15/07/2010 - 00:00

Fancy Fare’s back in town

15/07/2010 - 00:00

Bookmark

Upgrade your subscription to use this feature.

LIZA Minelli’s claim in the hit musical ‘Cabaret’ that “life is a cabaret” is a sentiment fully supported by part-time barrister and full-time playwright-cum-theatre director, Ross Lonnie.

Fancy Fare’s back in town

LIZA Minelli’s claim in the hit musical ‘Cabaret’ that “life is a cabaret” is a sentiment fully supported by part-time barrister and full-time playwright-cum-theatre director, Ross Lonnie.

Mr Lonnie, who hails from Margaret River, hopes to transform the Perth public (in particular, those who dine in top-shelf eateries) into a throng of theatregoers by combining live theatre with dining out.

And he plans to do this without a proper stage or any elaborate lighting or sound systems.

Mr Lonnie is the man behind the once-amateur production, Fancy Fare, touted as “a comedy about the perils of fine dining” – a dinner theatre experience that has been specially designed for performance in a restaurant.

In fact, it’s a comedy about three couples dining at a Margaret River winery and the dreadful service they receive.

In 2008, Mr Lonnie approached some of the state’s leading restaurants, including Fraser’s and Chez Pierre, with the idea of performing a play in a restaurant where actors sit at tables alongside paying customers.

He says most of those he spoke to reacted favourably when he was searching for venues to host the first Perth tour following positive reactions at various spots across the country.

In November 2007, Margaret River’s Vat 107 hosted the show for two weeks, while in April 2008 the Hobart Fringe Festival invited the play to perform at the well-known local restaurant, Mures, for a week before it returned west and concluded its run at Busselton’s Goose Restaurant.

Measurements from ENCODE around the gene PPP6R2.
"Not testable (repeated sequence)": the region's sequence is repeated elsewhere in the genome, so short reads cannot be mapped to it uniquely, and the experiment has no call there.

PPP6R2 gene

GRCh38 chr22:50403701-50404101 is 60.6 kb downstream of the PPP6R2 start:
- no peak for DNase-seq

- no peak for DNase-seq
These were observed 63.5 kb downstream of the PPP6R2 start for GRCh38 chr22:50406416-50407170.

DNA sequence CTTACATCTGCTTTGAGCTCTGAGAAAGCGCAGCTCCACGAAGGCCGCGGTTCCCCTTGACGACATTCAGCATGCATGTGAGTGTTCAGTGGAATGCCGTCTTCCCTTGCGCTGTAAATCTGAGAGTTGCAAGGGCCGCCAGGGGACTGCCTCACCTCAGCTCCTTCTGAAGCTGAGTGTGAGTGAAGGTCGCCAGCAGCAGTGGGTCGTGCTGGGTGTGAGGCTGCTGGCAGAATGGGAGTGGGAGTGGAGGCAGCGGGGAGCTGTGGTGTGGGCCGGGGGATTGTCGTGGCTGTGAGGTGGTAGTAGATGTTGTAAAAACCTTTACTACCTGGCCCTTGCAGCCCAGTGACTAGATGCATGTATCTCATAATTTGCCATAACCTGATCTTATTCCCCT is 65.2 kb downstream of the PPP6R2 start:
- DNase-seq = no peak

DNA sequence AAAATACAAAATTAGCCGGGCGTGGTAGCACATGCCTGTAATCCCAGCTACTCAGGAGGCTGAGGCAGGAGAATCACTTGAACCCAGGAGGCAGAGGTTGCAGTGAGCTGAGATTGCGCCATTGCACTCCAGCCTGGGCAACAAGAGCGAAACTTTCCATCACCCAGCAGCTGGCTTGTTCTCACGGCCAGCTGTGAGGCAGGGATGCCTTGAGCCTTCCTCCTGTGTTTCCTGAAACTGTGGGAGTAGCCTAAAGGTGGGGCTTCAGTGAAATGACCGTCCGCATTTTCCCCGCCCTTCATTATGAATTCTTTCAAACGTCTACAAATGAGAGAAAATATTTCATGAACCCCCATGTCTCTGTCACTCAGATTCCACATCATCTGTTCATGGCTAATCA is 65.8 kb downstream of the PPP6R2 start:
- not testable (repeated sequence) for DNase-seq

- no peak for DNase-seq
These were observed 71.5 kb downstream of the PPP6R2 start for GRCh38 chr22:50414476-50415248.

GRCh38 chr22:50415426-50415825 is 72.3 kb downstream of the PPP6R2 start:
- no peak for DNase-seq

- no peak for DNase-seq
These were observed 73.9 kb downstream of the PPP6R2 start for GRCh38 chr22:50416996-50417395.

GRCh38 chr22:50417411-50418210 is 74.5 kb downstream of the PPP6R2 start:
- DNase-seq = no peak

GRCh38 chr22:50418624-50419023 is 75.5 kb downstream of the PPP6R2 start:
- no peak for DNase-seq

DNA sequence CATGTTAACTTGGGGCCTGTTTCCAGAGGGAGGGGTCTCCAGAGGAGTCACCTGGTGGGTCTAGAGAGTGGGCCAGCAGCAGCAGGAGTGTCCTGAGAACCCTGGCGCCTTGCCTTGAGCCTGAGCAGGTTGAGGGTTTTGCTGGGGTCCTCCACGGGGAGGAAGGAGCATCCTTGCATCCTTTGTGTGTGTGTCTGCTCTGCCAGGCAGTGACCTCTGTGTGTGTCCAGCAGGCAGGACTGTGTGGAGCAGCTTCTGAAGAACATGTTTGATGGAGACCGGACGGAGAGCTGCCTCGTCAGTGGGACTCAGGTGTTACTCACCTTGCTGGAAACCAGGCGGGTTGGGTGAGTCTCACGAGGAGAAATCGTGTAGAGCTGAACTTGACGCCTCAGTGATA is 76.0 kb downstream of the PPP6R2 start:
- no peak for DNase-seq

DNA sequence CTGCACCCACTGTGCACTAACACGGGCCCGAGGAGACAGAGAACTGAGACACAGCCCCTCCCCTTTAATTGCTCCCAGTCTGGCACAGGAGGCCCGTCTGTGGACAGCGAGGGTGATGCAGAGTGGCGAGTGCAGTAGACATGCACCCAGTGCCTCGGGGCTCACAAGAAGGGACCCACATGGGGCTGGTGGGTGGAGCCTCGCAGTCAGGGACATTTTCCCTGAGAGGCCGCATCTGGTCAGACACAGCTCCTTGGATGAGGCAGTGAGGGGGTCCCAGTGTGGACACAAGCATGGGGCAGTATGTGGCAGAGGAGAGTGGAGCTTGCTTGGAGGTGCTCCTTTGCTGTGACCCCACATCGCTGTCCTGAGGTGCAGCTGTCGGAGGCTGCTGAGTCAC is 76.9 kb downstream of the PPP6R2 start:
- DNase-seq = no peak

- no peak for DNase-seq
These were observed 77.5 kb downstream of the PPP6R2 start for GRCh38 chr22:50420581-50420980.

Following the amateur season two years ago, which included Mr Lonnie’s actor son and some thespian teachers from the South West, Fancy Fare has now turned professional, following extensive reworking of the script and the adoption of a professional cast, crew and, most importantly, an experienced and talented director in Nichola Renton-Weir

“It wasn’t quite right so we completely reworked the script,” Mr Lonnie says.

“We work-shopped the play, conducted a proper casting and appointed a professional crew and director.”

And in line with the step up to professional production, the venues chosen to host the performance are among Perth’s finest establishments.

Towards the end of the month (July 22), Brent Pollard’s Mosmans Restaurant will host Fancy Fare, providing diners with a two-course meal and the performance for $95 per person.

Hosting for the second time, Chez Pierre will put on the show next week (July 18), following Palais 85 on July 16 and Prego Restaurant on July 20. Matilda Bay Restaurant is on the bill for the end of the month (July 30).

Bringing theatre to the dining masses is one thing, but Mr Lonnie suggests it’s the economical manner in which he can do it that makes it so attractive.

“Just to build a set at somewhere like the Playhouse, where I showed my previous play, To Have and To Hold in 1994, costs $50,000,” he says.

“It costs me nothing to do it in a restaurant.”

Mr Lonnie says he is keen to take the play to Melbourne and Sydney and then beyond Australia.

“From modest beginnings in Margaret River, who knows where it could go.”

 

STANDING BY BUSINESS. TRUSTED BY BUSINESS.

Subscription Options